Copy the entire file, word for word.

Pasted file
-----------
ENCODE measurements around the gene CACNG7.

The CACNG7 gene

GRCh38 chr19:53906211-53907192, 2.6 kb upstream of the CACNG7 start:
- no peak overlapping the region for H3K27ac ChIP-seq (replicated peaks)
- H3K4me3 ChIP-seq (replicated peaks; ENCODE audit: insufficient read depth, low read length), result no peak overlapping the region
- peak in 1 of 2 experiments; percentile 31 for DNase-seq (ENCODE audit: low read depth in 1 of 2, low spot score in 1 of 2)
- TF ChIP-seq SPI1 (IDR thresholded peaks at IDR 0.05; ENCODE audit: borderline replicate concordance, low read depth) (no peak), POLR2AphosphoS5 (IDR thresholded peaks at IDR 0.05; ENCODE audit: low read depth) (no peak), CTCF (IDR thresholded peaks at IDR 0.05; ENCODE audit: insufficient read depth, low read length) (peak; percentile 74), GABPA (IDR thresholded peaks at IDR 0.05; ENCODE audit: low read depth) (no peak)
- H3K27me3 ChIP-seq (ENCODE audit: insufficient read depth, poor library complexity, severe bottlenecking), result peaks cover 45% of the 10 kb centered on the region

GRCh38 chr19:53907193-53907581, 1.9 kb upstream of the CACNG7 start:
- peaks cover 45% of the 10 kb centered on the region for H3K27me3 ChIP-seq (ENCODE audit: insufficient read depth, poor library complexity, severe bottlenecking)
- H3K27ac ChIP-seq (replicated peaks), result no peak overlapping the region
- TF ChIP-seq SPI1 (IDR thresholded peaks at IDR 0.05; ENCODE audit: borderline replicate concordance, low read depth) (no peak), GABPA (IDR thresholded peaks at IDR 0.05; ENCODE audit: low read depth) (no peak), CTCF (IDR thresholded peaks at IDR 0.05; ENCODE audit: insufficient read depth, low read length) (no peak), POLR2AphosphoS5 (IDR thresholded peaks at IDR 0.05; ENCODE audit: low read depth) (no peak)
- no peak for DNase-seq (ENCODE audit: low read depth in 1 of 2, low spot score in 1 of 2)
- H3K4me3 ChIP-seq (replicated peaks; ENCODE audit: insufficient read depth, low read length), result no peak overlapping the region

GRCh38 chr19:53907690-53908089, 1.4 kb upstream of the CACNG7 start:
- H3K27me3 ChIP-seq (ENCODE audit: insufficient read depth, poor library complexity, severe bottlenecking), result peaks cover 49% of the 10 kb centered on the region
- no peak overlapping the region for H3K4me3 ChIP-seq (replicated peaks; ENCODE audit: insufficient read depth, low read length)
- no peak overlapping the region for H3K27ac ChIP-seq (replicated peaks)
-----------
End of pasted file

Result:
ENCODE measurements around the gene CACNG7.

The CACNG7 gene

GRCh38 chr19:53906211-53907192, 2.6 kb upstream of the CACNG7 start:
- no peak overlapping the region for H3K27ac ChIP-seq (replicated peaks)
- H3K4me3 ChIP-seq (replicated peaks; ENCODE audit: insufficient read depth, low read length), result no peak overlapping the region
- peak in 1 of 2 experiments; percentile 31 for DNase-seq (ENCODE audit: low read depth in 1 of 2, low spot score in 1 of 2)
- TF ChIP-seq SPI1 (IDR thresholded peaks at IDR 0.05; ENCODE audit: borderline replicate concordance, low read depth) (no peak), POLR2AphosphoS5 (IDR thresholded peaks at IDR 0.05; ENCODE audit: low read depth) (no peak), CTCF (IDR thresholded peaks at IDR 0.05; ENCODE audit: insufficient read depth, low read length) (peak; percentile 74), GABPA (IDR thresholded peaks at IDR 0.05; ENCODE audit: low read depth) (no peak)
- H3K27me3 ChIP-seq (ENCODE audit: insufficient read depth, poor library complexity, severe bottlenecking), result peaks cover 45% of the 10 kb centered on the region

GRCh38 chr19:53907193-53907581, 1.9 kb upstream of the CACNG7 start:
- peaks cover 45% of the 10 kb centered on the region for H3K27me3 ChIP-seq (ENCODE audit: insufficient read depth, poor library complexity, severe bottlenecking)
- H3K27ac ChIP-seq (replicated peaks), result no peak overlapping the region
- TF ChIP-seq SPI1 (IDR thresholded peaks at IDR 0.05; ENCODE audit: borderline replicate concordance, low read depth) (no peak), GABPA (IDR thresholded peaks at IDR 0.05; ENCODE audit: low read depth) (no peak), CTCF (IDR thresholded peaks at IDR 0.05; ENCODE audit: insufficient read depth, low read length) (no peak), POLR2AphosphoS5 (IDR thresholded peaks at IDR 0.05; ENCODE audit: low read depth) (no peak)
- no peak for DNase-seq (ENCODE audit: low read depth in 1 of 2, low spot score in 1 of 2)
- H3K4me3 ChIP-seq (replicated peaks; ENCODE audit: insufficient read depth, low read length), result no peak overlapping the region

GRCh38 chr19:53907690-53908089, 1.4 kb upstream of the CACNG7 start:
- H3K27me3 ChIP-seq (ENCODE audit: insufficient read depth, poor library complexity, severe bottlenecking), result peaks cover 49% of the 10 kb centered on the region
- no peak overlapping the region for H3K4me3 ChIP-seq (replicated peaks; ENCODE audit: insufficient read depth, low read length)
- no peak overlapping the region for H3K27ac ChIP-seq (replicated peaks)